In the New Zealand school statistics curriculum, year 12 students (aged 16-17) are required to solve problems that involve interpreting risk and relative risk within a range of meaningful contexts. In a small exploratory study we investigate the risk conceptions of four year 13 students who performed at the excellence level in their year 12 externally-assessed examination on this topic. Through questionnaires and interviews we investigate the ways in which these students perceive and express risks associated with a variety of everyday activities and also how they compare the risks of several adverse outcomes. We also explore the strategies they use when confronted with varied representations of risk such as visual, verbal and numerical. We will report on insights gained about these students’ reasoning with different risk representations, on how they interpret, evaluate and communicate risk.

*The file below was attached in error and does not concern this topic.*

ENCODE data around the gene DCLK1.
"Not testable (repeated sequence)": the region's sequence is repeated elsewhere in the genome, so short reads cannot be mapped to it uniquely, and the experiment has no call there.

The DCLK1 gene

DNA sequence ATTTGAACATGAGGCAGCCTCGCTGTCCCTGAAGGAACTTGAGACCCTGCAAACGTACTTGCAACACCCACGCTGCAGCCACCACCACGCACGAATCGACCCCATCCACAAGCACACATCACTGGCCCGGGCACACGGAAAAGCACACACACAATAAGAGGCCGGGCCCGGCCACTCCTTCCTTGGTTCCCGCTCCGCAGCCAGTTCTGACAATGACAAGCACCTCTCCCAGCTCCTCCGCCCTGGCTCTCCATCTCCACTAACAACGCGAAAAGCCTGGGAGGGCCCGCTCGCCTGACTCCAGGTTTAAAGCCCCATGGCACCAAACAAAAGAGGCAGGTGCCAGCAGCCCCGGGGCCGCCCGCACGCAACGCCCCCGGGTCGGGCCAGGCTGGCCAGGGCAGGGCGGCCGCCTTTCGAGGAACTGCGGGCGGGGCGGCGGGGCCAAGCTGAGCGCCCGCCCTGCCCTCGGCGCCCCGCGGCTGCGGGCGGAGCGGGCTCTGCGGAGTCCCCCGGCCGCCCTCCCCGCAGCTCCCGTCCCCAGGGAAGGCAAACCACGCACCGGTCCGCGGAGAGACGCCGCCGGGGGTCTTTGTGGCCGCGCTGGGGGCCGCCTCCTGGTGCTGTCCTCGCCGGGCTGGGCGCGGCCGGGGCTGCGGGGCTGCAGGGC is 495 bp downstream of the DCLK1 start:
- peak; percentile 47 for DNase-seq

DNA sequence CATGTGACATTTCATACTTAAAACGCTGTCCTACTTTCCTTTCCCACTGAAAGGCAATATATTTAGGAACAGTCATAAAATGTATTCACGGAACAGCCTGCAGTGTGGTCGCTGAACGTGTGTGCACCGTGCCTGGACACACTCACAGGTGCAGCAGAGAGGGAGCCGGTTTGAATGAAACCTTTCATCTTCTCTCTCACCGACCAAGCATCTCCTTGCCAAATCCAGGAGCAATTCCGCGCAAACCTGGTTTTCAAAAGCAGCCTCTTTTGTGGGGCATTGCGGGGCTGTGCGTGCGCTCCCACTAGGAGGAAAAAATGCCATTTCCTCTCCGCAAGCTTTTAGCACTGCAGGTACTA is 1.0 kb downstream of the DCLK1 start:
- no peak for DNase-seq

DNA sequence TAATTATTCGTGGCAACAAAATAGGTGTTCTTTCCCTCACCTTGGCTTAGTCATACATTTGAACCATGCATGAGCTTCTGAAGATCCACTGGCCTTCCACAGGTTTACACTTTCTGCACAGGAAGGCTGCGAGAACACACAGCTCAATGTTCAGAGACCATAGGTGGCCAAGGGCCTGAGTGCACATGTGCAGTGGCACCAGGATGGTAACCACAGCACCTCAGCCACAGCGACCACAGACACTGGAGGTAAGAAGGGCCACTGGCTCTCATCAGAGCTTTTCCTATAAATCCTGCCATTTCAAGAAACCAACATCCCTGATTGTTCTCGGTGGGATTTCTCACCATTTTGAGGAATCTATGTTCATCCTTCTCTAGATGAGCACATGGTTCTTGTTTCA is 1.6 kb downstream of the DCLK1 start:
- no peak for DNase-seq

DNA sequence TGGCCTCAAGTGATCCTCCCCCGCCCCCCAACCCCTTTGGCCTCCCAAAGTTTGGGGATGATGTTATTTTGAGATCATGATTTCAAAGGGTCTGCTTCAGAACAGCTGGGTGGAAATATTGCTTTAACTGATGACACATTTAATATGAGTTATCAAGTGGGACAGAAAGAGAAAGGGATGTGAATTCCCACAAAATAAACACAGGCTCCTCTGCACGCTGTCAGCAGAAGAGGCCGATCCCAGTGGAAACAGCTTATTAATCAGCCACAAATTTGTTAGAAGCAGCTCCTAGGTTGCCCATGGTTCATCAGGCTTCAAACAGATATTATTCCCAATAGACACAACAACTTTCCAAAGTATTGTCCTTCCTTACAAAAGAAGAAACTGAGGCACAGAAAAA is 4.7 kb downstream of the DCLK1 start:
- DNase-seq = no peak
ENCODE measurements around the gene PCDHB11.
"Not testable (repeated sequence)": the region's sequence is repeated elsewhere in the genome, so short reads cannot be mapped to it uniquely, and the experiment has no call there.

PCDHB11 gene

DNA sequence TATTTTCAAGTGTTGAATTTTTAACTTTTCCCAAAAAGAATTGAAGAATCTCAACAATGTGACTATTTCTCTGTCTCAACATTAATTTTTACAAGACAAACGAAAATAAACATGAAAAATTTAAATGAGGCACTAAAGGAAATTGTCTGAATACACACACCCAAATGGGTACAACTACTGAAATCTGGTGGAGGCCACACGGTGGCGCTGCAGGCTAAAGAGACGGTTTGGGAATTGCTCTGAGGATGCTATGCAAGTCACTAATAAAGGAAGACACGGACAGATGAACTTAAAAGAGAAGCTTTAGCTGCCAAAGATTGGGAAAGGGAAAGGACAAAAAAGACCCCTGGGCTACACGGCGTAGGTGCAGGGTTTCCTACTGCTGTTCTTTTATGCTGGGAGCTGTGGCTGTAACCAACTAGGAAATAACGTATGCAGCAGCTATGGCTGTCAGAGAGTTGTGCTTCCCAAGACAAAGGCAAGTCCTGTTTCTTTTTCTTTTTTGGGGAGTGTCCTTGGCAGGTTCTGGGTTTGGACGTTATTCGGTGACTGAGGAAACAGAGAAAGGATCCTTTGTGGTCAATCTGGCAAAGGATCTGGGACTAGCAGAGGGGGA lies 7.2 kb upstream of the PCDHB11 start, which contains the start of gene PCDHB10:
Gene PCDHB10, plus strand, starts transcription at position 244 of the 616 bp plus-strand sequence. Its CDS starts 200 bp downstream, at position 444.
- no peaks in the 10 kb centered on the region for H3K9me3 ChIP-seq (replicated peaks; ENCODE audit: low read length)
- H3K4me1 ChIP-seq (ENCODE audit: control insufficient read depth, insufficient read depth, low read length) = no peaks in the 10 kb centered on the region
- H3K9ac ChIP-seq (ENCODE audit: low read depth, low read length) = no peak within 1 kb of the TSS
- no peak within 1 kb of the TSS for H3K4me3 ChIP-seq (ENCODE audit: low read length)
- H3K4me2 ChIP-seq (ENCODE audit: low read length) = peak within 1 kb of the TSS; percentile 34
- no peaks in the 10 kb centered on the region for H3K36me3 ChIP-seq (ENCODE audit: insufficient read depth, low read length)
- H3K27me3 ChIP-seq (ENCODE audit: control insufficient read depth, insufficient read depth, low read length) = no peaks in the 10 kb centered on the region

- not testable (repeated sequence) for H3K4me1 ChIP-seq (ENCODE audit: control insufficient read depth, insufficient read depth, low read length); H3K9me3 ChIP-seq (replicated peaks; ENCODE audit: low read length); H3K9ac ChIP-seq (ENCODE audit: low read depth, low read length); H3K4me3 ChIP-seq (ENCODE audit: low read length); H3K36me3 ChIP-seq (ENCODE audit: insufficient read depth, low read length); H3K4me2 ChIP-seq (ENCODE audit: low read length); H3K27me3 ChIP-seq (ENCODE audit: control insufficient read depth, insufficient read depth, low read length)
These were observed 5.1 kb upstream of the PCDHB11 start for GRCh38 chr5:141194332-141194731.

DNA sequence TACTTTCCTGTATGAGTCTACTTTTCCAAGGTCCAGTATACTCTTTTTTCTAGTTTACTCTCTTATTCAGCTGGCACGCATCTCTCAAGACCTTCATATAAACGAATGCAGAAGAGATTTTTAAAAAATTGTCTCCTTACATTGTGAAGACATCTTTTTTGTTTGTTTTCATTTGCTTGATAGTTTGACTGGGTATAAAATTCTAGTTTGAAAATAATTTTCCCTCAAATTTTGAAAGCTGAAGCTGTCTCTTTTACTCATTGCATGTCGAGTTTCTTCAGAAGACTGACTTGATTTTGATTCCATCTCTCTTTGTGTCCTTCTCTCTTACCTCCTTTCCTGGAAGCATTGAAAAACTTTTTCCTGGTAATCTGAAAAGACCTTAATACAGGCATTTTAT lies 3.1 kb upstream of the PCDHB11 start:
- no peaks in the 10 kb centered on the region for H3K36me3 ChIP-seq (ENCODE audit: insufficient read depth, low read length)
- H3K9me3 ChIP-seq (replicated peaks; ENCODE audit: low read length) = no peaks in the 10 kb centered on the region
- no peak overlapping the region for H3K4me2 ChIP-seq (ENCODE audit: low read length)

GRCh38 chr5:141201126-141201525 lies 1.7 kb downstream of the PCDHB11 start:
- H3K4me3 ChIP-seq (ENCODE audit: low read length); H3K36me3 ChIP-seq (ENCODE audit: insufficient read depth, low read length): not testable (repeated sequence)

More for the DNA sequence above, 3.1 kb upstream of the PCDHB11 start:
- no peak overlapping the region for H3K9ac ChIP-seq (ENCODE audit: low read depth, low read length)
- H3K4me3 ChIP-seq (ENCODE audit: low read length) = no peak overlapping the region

Budgett, Stephanie; O'Carroll, Lorraine; and Pfannkuch, Maxine
"Risk Intuitions and Perceptions: A Case Study of Four Year 13 (Grade 12) Students,"
The Mathematics Enthusiast: Vol. 12
, Article 26.
Available at: https://scholarworks.umt.edu/tme/vol12/iss1/26